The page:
As nightfall descended upon the Xfinity Center in College Park, on Saturday, Maryland Terrapin and Georgetown Hoya fans were ready to pack the Pavilion for the first Alumni Basketball League (ABL) matchup between the College Park Boys and Dawg Talk.
College Park was buzzing the last few days as former Terps players such as Travis Garrison, Ekene Ibekwe, Byron Mouton, Melo Trimble, Greivis Vasquez, and Len Elmore were on campus.
The ABL announced many VIP guests on Twitter, including Elmore, Walt Williams, Joe Smith, Legendary voice of the Hoyas Rich Chivotkin, Michael Graham, Gene Smith, and others.
ABL co-founder and commissioner Kareem Rush is confident that sponsors will see this league’s value.
“I think now; sponsors can see we had the gym packed. We had a few conversations with corporate sponsors and media partners. I think once we package this up the right way, bringing back the former legends like Joe Smith and Walt Williams, Etan Thomas, guys like that come in and show their support for the league as well, I think we’re putting on a good product. I see bigger visions for us in 2023. Hopefully, we can knock out 4-6 games next year and continue to expand it.”
Rush has his sights set on a 16-team March Madness-style tournament bracket in another city like Miami or Vegas to see who the best alumni team is.
ABL co-founder and CEO Jake Jackson was very pleased with how things turned out and credited several colleagues for their relationship building in the DMV area.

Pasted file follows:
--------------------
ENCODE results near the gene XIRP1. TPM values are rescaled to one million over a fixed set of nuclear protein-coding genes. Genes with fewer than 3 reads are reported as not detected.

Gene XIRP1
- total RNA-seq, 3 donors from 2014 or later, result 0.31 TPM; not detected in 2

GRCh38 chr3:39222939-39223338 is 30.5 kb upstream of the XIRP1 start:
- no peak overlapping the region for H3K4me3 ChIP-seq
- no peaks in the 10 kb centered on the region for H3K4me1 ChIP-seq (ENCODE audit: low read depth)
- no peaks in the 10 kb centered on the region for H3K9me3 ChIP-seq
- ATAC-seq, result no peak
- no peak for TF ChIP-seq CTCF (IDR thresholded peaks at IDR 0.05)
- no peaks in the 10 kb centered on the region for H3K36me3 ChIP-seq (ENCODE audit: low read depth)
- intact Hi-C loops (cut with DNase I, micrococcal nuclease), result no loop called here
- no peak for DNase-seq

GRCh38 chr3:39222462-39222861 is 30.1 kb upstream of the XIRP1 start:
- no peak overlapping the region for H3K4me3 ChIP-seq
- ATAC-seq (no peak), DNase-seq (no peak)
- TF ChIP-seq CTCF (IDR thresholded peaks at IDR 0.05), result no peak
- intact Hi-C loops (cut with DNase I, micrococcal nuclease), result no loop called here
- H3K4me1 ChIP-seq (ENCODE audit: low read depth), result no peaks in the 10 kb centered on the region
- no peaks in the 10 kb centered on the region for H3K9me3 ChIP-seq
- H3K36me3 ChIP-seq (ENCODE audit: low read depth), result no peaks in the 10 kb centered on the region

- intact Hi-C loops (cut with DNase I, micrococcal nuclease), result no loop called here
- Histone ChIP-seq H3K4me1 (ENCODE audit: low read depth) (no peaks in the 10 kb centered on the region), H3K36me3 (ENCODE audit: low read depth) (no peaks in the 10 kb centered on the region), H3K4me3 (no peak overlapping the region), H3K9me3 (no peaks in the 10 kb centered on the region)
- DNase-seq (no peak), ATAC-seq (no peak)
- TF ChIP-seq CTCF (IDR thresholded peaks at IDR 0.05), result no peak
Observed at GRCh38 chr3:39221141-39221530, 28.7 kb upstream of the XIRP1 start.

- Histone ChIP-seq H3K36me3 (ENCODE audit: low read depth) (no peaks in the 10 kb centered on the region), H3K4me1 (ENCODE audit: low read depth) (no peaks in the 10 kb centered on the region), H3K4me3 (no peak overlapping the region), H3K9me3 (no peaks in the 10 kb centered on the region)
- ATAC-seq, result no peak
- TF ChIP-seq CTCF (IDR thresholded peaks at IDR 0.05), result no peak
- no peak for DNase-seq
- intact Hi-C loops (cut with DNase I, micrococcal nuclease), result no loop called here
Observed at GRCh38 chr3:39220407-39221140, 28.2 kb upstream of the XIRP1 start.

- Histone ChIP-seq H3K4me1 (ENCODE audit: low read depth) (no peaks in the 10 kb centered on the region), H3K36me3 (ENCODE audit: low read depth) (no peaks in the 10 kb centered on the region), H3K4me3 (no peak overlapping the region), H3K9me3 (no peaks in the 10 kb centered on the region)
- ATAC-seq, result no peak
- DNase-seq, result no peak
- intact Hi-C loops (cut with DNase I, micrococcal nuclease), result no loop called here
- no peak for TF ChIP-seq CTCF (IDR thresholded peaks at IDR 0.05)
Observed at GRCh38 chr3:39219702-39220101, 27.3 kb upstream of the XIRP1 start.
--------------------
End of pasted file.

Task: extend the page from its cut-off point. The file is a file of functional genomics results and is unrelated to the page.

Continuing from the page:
“Jason Conley, one of our former teammates, and then Rick Goings and Marc Stern are from the area, and you can tell. They know everybody and got the right people to this game, from the announcers to the former and current players. We did a really, really, good job in a short amount of time. If you saw the arena tonight, it was completely packed, so from that standpoint, I don’t think it could’ve been a bigger success.”
“This year was a one-game proof of concept. Next year, I think we’ll roll out 6-8 games in a similar exhibition style in different parts of the country. We’re already talking to two dozen teams. We’re going to be very selective. We want the support of the alumni associations, and we’re going to do exactly that. We’re going to bring the right players and the right teams together, that collegiate fandom to come together to have that experience one more time with these guys.”
The players wanted to put on a show for the fans and earn bragging rights in the DMV area hoops scene.
A key matchup to watch coming in was the guard play for both teams. Terps fans know that Anthony Cowan Jr. (10 points, nine rebounds, six assists, two steals) and Melo Trimble (21 points, four rebounds, three assists) know how to make plays and have done so many times throughout their time in College Park.
While the two guards held their own offensively, DawgTalk attacked them defensively, and the pair had 10 of the College Park Boys’ 18 turnovers.
DawgTalk general manager and Tortona (Italy) guard Chris Wright (seven points, four rebounds, and three assists) is a quick guard who slashes to the basket and scores with or without contact.
Jagan Moseley (22 points, six rebounds, two steals) can shoot efficiently from all levels on the court, and he is also an excellent passer. Jason Clark (13 points, five assists, three rebounds) is excellent at moving without the basketball, and when he gets it, he knocks down his shots.